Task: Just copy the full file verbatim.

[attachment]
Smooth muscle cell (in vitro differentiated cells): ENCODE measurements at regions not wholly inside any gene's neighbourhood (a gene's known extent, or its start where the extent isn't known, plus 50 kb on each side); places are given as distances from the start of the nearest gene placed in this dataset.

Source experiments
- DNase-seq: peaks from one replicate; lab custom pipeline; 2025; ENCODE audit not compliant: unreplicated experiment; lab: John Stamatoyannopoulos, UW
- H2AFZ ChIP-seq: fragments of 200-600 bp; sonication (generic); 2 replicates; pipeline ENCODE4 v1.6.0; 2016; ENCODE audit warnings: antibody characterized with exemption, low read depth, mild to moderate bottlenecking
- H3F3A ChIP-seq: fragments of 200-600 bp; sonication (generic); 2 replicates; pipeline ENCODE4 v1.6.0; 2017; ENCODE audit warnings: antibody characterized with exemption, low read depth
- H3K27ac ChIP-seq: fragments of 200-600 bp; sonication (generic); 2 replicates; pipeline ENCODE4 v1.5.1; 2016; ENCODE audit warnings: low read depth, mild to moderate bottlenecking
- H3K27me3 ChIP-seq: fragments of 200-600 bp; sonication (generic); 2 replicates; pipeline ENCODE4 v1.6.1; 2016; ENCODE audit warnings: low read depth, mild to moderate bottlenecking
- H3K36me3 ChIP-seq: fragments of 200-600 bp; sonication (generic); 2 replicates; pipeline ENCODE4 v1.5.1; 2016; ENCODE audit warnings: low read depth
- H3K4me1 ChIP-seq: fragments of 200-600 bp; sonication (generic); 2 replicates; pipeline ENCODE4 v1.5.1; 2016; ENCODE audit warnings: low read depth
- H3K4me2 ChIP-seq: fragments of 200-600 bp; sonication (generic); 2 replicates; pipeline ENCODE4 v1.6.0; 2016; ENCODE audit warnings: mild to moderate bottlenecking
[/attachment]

Smooth muscle cell (in vitro differentiated cells): ENCODE measurements at regions not wholly inside any gene's neighbourhood (a gene's known extent, or its start where the extent isn't known, plus 50 kb on each side); places are given as distances from the start of the nearest gene placed in this dataset.

Source experiments
- DNase-seq: peaks from one replicate; lab custom pipeline; 2025; ENCODE audit not compliant: unreplicated experiment; lab: John Stamatoyannopoulos, UW
- H2AFZ ChIP-seq: fragments of 200-600 bp; sonication (generic); 2 replicates; pipeline ENCODE4 v1.6.0; 2016; ENCODE audit warnings: antibody characterized with exemption, low read depth, mild to moderate bottlenecking
- H3F3A ChIP-seq: fragments of 200-600 bp; sonication (generic); 2 replicates; pipeline ENCODE4 v1.6.0; 2017; ENCODE audit warnings: antibody characterized with exemption, low read depth
- H3K27ac ChIP-seq: fragments of 200-600 bp; sonication (generic); 2 replicates; pipeline ENCODE4 v1.5.1; 2016; ENCODE audit warnings: low read depth, mild to moderate bottlenecking
- H3K27me3 ChIP-seq: fragments of 200-600 bp; sonication (generic); 2 replicates; pipeline ENCODE4 v1.6.1; 2016; ENCODE audit warnings: low read depth, mild to moderate bottlenecking
- H3K36me3 ChIP-seq: fragments of 200-600 bp; sonication (generic); 2 replicates; pipeline ENCODE4 v1.5.1; 2016; ENCODE audit warnings: low read depth
- H3K4me1 ChIP-seq: fragments of 200-600 bp; sonication (generic); 2 replicates; pipeline ENCODE4 v1.5.1; 2016; ENCODE audit warnings: low read depth
- H3K4me2 ChIP-seq: fragments of 200-600 bp; sonication (generic); 2 replicates; pipeline ENCODE4 v1.6.0; 2016; ENCODE audit warnings: mild to moderate bottlenecking